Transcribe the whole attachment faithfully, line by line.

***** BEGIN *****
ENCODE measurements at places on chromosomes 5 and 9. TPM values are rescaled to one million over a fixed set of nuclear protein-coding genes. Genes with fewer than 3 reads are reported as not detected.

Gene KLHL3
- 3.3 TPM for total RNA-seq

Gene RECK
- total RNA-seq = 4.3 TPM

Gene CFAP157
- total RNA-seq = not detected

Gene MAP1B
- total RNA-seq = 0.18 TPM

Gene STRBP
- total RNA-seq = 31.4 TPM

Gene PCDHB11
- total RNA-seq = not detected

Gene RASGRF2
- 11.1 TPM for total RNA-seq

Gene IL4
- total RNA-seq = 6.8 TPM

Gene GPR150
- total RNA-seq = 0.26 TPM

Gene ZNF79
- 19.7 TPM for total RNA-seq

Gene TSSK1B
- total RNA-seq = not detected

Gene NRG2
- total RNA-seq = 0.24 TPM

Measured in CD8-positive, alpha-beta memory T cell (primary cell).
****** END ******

ENCODE measurements at places on chromosomes 5 and 9. TPM values are rescaled to one million over a fixed set of nuclear protein-coding genes. Genes with fewer than 3 reads are reported as not detected.

Gene KLHL3
- 3.3 TPM for total RNA-seq

Gene RECK
- total RNA-seq = 4.3 TPM

Gene CFAP157
- total RNA-seq = not detected

Gene MAP1B
- total RNA-seq = 0.18 TPM

Gene STRBP
- total RNA-seq = 31.4 TPM

Gene PCDHB11
- total RNA-seq = not detected

Gene RASGRF2
- 11.1 TPM for total RNA-seq

Gene IL4
- total RNA-seq = 6.8 TPM

Gene GPR150
- total RNA-seq = 0.26 TPM

Gene ZNF79
- 19.7 TPM for total RNA-seq

Gene TSSK1B
- total RNA-seq = not detected

Gene NRG2
- total RNA-seq = 0.24 TPM

Measured in CD8-positive, alpha-beta memory T cell (primary cell).